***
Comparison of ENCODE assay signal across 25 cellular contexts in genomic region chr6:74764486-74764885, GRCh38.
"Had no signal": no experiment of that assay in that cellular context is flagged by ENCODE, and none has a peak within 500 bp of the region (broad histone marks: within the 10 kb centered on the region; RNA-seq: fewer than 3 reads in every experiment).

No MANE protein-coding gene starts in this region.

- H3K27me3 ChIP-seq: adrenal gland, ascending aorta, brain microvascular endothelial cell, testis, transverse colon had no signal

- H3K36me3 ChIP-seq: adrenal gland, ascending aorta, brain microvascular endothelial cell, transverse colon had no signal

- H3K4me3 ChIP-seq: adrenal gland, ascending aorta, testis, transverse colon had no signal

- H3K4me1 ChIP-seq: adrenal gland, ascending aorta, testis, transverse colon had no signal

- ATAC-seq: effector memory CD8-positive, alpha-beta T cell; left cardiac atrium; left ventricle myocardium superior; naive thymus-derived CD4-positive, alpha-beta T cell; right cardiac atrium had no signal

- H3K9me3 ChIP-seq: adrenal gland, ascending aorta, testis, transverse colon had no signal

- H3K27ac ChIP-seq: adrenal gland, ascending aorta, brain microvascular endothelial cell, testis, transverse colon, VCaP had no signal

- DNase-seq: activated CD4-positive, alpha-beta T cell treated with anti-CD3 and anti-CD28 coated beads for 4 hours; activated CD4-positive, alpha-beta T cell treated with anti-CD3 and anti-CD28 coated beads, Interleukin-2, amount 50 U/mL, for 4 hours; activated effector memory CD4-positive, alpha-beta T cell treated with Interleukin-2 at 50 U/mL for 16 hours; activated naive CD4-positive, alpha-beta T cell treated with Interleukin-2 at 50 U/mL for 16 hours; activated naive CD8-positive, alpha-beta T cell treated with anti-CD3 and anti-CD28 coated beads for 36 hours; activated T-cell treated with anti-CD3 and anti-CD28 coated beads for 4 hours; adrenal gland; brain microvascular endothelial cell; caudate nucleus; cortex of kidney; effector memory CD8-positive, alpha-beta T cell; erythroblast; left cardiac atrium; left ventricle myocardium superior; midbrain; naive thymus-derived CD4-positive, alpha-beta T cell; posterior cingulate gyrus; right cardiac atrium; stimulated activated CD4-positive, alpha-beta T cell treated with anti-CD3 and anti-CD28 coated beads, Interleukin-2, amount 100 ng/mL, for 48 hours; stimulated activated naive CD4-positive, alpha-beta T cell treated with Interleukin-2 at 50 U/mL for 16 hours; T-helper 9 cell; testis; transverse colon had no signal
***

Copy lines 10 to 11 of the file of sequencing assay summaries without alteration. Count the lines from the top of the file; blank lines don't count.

- H3K27ac ChIP-seq: adrenal gland, ascending aorta, brain microvascular endothelial cell, testis, transverse colon, VCaP had no signal

- DNase-seq: activated CD4-positive, alpha-beta T cell treated with anti-CD3 and anti-CD28 coated beads for 4 hours; activated CD4-positive, alpha-beta T cell treated with anti-CD3 and anti-CD28 coated beads, Interleukin-2, amount 50 U/mL, for 4 hours; activated effector memory CD4-positive, alpha-beta T cell treated with Interleukin-2 at 50 U/mL for 16 hours; activated naive CD4-positive, alpha-beta T cell treated with Interleukin-2 at 50 U/mL for 16 hours; activated naive CD8-positive, alpha-beta T cell treated with anti-CD3 and anti-CD28 coated beads for 36 hours; activated T-cell treated with anti-CD3 and anti-CD28 coated beads for 4 hours; adrenal gland; brain microvascular endothelial cell; caudate nucleus; cortex of kidney; effector memory CD8-positive, alpha-beta T cell; erythroblast; left cardiac atrium; left ventricle myocardium superior; midbrain; naive thymus-derived CD4-positive, alpha-beta T cell; posterior cingulate gyrus; right cardiac atrium; stimulated activated CD4-positive, alpha-beta T cell treated with anti-CD3 and anti-CD28 coated beads, Interleukin-2, amount 100 ng/mL, for 48 hours; stimulated activated naive CD4-positive, alpha-beta T cell treated with Interleukin-2 at 50 U/mL for 16 hours; T-helper 9 cell; testis; transverse colon had no signal